In the very center of the Stage is a point marked (0, 0), which is called the origin. In the following figure, I’m using the xy-grid backdrop from the Scratch Backdrop Library. (To load the xy-grid backdrop, click the Choose backdrop from library button next to the New backdrop label and select the backdrop.) I’ve added several cat sprites who are all saying their x- and y-coordinates.

The rightmost side of the Stage has an x-coordinate of 240. The x-coordinates get smaller as you go left. In the center, the x-coordinate is 0. To the left of the center, the x-coordinates become negative numbers. The leftmost side of the Stage has an x-coordinate of –240. The y-coordinates work the same way: the top of the Stage has a y-coordinate of 180, the center is 0, and the bottom is –180.

The mouse cursor’s x- and y-coordinates are also given in the bottom-right corner of the Stage. In the previous figure, the mouse cursor is at the coordinates (–182, –27), which means the x-coordinate is -182 and the y-coordinate is –27.

Scratch displays the x- and y-coordinates of the currently selected sprite in the upper-right corner of the Scripts Area. Sprites move around the Stage when you change their x- and y-coordinates as shown here:

Clicks in ** seoncds scratch You’ve probably played a maze game before, but have you ever tried making one? Mazes can be tricky to complete, but they’re easy to program. In this chapter, you’ll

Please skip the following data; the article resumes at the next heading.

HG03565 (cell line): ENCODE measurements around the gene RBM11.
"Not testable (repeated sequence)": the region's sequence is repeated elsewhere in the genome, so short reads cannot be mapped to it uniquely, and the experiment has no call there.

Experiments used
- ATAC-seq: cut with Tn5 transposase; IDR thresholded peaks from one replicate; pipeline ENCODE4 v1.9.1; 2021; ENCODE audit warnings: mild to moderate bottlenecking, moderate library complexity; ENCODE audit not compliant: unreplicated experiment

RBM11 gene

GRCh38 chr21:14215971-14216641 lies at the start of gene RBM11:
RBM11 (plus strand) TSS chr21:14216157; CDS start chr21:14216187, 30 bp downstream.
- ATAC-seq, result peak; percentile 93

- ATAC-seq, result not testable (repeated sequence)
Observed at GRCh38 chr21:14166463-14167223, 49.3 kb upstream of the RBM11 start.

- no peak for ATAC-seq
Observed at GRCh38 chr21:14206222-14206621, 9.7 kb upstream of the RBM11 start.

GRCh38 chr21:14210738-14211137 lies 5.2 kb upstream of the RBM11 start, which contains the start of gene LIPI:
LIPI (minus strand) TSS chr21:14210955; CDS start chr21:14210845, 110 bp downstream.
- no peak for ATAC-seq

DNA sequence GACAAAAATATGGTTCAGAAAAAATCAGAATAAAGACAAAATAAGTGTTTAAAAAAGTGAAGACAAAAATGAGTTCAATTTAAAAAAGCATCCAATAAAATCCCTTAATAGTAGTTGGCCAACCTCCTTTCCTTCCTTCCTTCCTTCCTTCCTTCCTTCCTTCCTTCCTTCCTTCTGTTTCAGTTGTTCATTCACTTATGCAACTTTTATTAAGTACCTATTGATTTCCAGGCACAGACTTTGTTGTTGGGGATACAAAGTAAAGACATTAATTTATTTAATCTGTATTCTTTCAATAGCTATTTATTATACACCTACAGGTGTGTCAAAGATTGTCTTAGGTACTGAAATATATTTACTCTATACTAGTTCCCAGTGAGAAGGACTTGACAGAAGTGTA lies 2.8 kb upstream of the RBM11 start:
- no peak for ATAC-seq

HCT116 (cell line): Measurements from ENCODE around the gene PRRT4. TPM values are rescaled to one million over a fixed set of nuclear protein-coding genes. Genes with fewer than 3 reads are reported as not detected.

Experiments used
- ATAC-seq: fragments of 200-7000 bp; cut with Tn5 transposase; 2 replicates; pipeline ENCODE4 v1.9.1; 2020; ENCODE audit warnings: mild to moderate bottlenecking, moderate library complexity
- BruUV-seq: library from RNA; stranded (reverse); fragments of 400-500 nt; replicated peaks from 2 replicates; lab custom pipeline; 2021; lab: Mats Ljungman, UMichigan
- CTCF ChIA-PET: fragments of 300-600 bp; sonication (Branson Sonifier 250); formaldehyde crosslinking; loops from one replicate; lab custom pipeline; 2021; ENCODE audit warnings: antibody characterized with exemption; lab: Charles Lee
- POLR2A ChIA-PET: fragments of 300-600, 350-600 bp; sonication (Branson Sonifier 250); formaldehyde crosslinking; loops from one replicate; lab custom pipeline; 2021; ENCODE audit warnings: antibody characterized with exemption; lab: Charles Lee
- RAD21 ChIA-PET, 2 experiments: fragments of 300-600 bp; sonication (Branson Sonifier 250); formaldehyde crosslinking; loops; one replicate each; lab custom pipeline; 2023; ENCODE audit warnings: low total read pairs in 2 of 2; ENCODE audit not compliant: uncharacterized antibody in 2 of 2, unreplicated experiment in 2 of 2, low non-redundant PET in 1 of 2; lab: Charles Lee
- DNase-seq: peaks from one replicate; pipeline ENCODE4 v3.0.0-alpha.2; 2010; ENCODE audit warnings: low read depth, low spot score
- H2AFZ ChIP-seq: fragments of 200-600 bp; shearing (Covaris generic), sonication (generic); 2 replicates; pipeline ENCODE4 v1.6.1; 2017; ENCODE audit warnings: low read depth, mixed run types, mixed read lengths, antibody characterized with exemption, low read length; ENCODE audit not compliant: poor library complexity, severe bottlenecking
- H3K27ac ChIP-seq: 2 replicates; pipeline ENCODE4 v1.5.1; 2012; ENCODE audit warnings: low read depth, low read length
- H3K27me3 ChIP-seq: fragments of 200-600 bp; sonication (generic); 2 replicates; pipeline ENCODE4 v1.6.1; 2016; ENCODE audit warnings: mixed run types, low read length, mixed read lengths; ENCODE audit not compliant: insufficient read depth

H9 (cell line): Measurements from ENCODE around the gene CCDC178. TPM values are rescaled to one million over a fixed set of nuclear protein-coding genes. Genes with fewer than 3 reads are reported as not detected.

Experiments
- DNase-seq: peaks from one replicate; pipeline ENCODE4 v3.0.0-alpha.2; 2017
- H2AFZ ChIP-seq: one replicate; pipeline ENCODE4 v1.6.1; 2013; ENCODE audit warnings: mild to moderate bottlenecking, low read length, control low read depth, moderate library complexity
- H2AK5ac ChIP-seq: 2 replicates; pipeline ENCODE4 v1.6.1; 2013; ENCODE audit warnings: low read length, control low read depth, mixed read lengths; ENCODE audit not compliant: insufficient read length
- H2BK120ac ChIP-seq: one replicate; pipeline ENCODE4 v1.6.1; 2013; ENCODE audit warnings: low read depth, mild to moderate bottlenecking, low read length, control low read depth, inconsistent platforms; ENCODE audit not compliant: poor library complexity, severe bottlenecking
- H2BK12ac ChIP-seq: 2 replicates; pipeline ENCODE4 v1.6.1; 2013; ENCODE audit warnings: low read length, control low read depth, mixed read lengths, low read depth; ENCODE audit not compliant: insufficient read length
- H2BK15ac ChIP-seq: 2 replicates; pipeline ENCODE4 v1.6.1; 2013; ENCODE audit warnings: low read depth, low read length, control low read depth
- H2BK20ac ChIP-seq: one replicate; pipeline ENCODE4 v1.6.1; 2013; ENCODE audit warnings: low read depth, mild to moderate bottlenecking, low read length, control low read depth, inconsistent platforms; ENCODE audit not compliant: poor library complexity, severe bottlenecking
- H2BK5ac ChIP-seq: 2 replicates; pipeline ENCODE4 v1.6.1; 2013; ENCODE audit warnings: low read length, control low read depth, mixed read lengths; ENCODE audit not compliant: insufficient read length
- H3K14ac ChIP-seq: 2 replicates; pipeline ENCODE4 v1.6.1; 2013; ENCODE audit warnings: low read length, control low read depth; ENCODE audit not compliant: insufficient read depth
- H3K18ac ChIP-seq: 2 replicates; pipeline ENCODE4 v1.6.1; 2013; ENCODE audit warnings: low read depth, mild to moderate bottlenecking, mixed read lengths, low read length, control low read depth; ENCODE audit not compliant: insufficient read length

Clicks in ** seoncds scratch

You’ve probably played a maze game before, but have you ever tried making one? Mazes can be tricky to complete, but they’re easy to program. In this chapter, you’ll create a game that lets the player guide a cat through a maze to reach its goal—a delicious apple! You’ll learn how to move the cat with the keyboard and how to block its progress with walls.

Before you start coding, take a look at the final program. Go to https://www.nostarch.com/scratchplayground/ and play the game.

SKETCH OUT THE DESIGN

First, draw what you want the game to look like on paper. With some planning, you can make your maze game a-mazeing. (I never apologize for my puns.) My sketch for the maze game looks like the following figure.

If you want to save time, you can start from the skeleton project file, named maze-skeleton.sb2, in the resources ZIP file. Go to https://www.nostarch.com/scratchplayground/ and download the ZIP file to your computer by right-clicking the link and selecting Save link as or Save target as. Extract all the files from the ZIP file. The skeleton project file has all the sprites already loaded, so you’ll only need to drag the code blocks into each sprite. Click File Upload from your computer in the Scratch editor to load the maze-skeleton.sb2 file.